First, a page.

Empires are not the result of conscious thought; they happen when a group is large enough and powerful enough to impose itself on others. But empires are expensive. They are typically financed by theft and forced tribute. The imperial power conquers... steals... and then requires that its subjects pay “taxes” so that it can protect them. The US never got the hang of it. It conquers. But it loses money on each conquest. How does it sustain itself? With debt.
Despite President Obama's dictating that Russia is increasingly "isolated," it appears they have found a whole new set of friends to play with in the global trade sandpit. In retaliation to Western sanctions, Putin yesterday unveiled a total food import ban from all sanctioning nations, and, just as the BRICS created their own 'IMF-lite' away from Washington's prying eyes, Russia plans to substitute banned goods with not just domestic supplies but imports from Latin America, China, and several other nations. Agriculture Minister Nikolai Fedorov said "no food shortages are expected," but more isolation for the West...
It is unclear how much of this morning's momentum-busting weakness in futures is the result of China's horrendous Service PMI, which as we reported last night dropped to the lowest print on record at the contraction borderline, but whatever low volume levitation was launched by the market after Europe's close yesterday may have fizzled out if only until Europe close (there is no POMO today). Still, futures may have been helped by yet another batch of worse than expected European data, namely the final Eurozone PMI prints, which in turn sent the EURUSD to day lows and the offsetting carry favorite USDJPY to highs, helping offset futures weakness. Because in the New Normal there is nothing like a little bad macro data to goose the BTFATH algos...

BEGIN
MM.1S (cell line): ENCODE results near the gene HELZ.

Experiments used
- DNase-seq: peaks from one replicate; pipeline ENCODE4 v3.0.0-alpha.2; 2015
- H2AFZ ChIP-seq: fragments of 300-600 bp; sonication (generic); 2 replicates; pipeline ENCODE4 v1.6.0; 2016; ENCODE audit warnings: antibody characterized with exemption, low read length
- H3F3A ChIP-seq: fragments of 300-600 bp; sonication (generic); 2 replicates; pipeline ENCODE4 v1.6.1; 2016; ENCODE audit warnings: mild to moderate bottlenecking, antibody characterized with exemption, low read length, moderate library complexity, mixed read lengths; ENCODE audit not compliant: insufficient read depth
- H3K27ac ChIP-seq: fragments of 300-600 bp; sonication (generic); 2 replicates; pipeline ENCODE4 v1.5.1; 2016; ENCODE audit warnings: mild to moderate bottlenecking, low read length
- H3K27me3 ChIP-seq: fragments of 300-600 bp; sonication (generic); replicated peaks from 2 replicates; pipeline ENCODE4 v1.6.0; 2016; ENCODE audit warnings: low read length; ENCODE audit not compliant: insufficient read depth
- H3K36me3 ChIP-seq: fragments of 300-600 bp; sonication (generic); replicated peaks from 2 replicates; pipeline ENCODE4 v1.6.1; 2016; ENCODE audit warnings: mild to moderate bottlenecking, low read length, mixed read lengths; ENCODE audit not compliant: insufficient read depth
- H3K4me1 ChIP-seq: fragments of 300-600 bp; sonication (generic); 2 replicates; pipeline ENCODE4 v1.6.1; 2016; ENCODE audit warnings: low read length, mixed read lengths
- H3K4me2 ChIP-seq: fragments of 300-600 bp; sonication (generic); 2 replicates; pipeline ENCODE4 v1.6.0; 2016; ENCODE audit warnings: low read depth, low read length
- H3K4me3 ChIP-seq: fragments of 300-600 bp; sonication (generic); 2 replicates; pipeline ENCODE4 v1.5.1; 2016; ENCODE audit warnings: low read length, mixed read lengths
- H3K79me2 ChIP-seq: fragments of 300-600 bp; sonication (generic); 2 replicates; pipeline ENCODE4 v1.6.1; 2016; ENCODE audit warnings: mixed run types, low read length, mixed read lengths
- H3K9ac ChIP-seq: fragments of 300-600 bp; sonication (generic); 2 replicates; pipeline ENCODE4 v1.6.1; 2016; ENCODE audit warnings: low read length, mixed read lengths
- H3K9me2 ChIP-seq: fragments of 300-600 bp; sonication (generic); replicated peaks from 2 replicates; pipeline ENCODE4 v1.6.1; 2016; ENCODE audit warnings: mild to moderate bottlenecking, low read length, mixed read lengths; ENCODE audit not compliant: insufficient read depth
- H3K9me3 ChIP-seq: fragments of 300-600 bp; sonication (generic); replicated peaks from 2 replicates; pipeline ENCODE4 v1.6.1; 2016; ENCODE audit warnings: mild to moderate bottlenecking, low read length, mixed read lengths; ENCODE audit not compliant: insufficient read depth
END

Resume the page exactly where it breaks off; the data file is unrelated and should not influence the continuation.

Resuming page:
Unlike last week's economic report deluge, this week has virtually no A-grade updates of note, with the key events being Factory Orders (exp. 0.6%), ISM non-mfg (exp. 56.5), Trade balance (Exp. -$44.9 bn), Unit Labor Costs (1.2%) and Wholesale Inventories (0.7%).
- New War Risk on Russia Fringes Amid Armenia-Azeri Clashes (BBG)
- Palestinians accuse Israel of breaking seven-hour Gaza truce (Reuters)
- Argentine Default Sours Outlook for Peso as Talks Ordered (BBG)
- Espírito Santo Saga Entangles Swiss Company (WSJ)
- Booming African Lion Economies Gear Up to Emulate Asians (BBG)
- CME Profit Falls as Trading Volume Declines (WSJ)
- Why Recalled Cars Stay on the Road (WSJ)
- London Renters Win in Billionaire Backyard as Prices Soar (BBG)
- Junk-Debt Liquidity Concerns Bring Sales (WSJ)
- Rescuers race to find survivors after 400 die in China quake (AFP)
In recent weeks France has defied US demands not to build Mistrals for Russia, has questioned dollar imperialism and the Petrodollar, and has blasted the US banking regulator's fines as "accelerating the decline of the dollar." So it is likely not a huge surprise that ahead of the G-20 meeting of world leaders later in the year, The FT reports, France has gathered support to challenge US regulators imposing heavy penalties on foreign banks. Berlin, London and Rome have backed Paris in its push to have its concerns about so-called US extraterritoriality discussed when leaders of the world’s top 20 economies meet hoping to bring "more proportionality" to bank fines. With allies like this...
Ten times a year, once a month except in August and October, a small group of well dressed men arrives in Basel, Switzerland. Carrying elegant overnight bags and stylish brief cases, they discreetly check into the Euler Hotel, across from the railroad station. They come to this quiet city from places as disparate as Tokyo, Paris, Brasilia, London, and Washington, D.C., for the regular meeting of the most exclusive, secretive, and powerful supranational club in the world.